In early November 2018, Lt. Col. Jennifer Armstrong was in the co-pilot’s seat when the Gulfstream-159 (G-1) research aircraft hummed down a runway in northern Argentina on its first flight for its final campaign.
The G-1, operated by the U.S. Department of Energy (DOE) for atmospheric science missions since 1988, has been the workhorse airborne platform of the Atmospheric Radiation Measurement (ARM) user facility.
The robust 64-foot twin turboprop was beginning its research flights for CACTI—Cloud, Aerosol, and Complex Terrain Interactions, ongoing through the spring of 2019. Led by ARM, an international team of scientists is gathering data about large regional convective storms, including how they form, grow, and organize.
The tallest, widest, most powerful such storms in the world take place where Armstrong and pilot Clayton Eveland were flying in November. (The G-1, however, is staying safely at the periphery of the storms themselves.)
The aircraft, which can host a crew of five scientists, is being retired. A replacement aircraft, as yet unidentified, is expected to be operational by 2021.
“The mission is fantastic,” says Armstrong of the CACTI field campaign. “I’m honored to be a part of it. It’s a good fit for me—not just flying, but flying for a greater cause.”
Armstrong, a 12-year pilot based in Alaska and the first woman to fly the G-1 for ARM, spent two weeks of late-summer orientation and training in Pasco, where the G-1 is housed in a vintage hangar.
Not long before that, a cellphone conversation with her hit pause as F-22 fighter jets roared off the runways behind her, punching into the air like thunderclaps.
The Lockheed Martin stealth fighters are in the background of Armstrong’s world at Joint Base Elmendorf-Richardson in Anchorage, Alaska, where she is a part-time C-17 pilot with the Alaska Air National Guard’s 176th Wing, 144th Airlift Squadron.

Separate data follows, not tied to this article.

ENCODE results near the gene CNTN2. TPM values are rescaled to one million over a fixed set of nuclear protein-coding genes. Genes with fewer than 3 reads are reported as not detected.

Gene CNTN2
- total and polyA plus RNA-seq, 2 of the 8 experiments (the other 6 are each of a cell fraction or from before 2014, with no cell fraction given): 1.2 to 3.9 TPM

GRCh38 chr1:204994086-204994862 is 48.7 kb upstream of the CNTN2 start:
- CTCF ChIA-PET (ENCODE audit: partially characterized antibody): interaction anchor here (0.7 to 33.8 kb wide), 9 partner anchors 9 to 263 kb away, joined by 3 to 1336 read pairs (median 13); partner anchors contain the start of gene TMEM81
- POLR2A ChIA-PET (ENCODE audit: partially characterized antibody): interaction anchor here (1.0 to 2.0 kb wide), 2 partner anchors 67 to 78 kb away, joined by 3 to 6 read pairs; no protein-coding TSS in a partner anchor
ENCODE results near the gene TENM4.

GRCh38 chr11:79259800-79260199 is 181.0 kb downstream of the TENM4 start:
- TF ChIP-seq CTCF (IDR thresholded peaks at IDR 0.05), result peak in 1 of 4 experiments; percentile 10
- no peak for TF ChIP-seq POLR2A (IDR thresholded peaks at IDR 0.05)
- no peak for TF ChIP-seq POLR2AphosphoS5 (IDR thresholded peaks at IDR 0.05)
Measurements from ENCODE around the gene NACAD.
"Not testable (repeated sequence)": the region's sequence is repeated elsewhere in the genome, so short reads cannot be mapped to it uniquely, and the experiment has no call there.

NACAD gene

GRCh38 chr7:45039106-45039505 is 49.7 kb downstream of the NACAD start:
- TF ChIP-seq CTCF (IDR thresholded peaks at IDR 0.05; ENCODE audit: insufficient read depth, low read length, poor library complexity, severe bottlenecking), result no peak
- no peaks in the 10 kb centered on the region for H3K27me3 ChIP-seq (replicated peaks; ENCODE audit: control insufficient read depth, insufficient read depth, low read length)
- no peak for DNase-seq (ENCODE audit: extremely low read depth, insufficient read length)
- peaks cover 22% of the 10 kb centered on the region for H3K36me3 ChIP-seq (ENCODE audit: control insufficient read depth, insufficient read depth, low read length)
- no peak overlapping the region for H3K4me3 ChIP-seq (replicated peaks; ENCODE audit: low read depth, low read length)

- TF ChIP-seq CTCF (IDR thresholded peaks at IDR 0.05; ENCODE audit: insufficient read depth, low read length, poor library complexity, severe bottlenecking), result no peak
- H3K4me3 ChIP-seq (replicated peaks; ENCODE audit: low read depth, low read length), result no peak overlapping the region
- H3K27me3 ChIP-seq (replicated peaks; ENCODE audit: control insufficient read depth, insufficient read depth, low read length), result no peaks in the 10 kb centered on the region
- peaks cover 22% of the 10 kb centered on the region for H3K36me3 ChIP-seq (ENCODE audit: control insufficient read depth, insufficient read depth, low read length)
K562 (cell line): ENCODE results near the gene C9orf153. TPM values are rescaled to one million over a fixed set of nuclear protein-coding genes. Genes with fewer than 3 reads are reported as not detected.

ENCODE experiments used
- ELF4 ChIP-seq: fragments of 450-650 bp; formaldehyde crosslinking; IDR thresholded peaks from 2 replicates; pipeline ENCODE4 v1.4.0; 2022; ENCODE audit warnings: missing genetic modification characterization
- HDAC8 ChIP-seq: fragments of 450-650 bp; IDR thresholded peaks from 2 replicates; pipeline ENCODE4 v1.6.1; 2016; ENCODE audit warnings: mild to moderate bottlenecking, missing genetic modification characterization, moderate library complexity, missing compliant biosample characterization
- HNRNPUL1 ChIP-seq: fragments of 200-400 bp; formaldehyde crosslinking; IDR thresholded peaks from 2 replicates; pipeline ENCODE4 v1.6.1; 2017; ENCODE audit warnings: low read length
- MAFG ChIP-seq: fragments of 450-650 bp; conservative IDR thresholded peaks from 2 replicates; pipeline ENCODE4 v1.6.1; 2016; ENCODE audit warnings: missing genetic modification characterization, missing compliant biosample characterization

Ask her about the C-130H, though. Armstrong flew those turboprop behemoths for 10 years as an instructor pilot with the Guard, including deployments to combat zones—to Afghanistan (2009 and 2011) and then to Kuwait and Iraq (2016).
“It looks fun to fly,” says Armstrong of the G-1. “I can appreciate automation, but I’m also looking forward to getting back to round dials and props.”
Dials and props?
For a year she flew a twin turboprop Beech 1900 for Ace Air Cargo in Alaska, making supply hops to miners, fishermen, and native villages in the roadless bush. (In one case, the local landing strip went uphill. In other places, the winds blew the snow and rain sideways.)
Even in the turboprop-engine C-130, Armstrong says with admiration, “you’re hand-flying most of the time. They call it the ‘pilot’s aircraft.’ It’s like a giant (Piper PA-18) Super Cub.”
The nimble PA-18 is a single-engine monoplane that is dwarfed by the C-130. Not quite 7 feet high, its weight unloaded (930 pounds) is one-third that of the average American sedan.
You can say that “a greater cause” has always motivated Armstrong, a behavioral science graduate of the U.S. Air Force Academy in 2000. She went on to earn a master’s degree in business administration, fly C-130 rescue missions, found her own company, train for the Olympics, serve in combat, and now, she says, use her piloting skills to serve science—at least part time.
“That’s a constant theme of my life,” says Armstrong, who is aboard the G-1 as a contract pilot. “Accepting new challenges—learning and accepting new challenges.”
Armstrong, a self-described Navy brat, was born in Texas and went on to live successively in Rhode Island, California, Hawaii, Washington state, and Virginia, where she did her last two years of high school.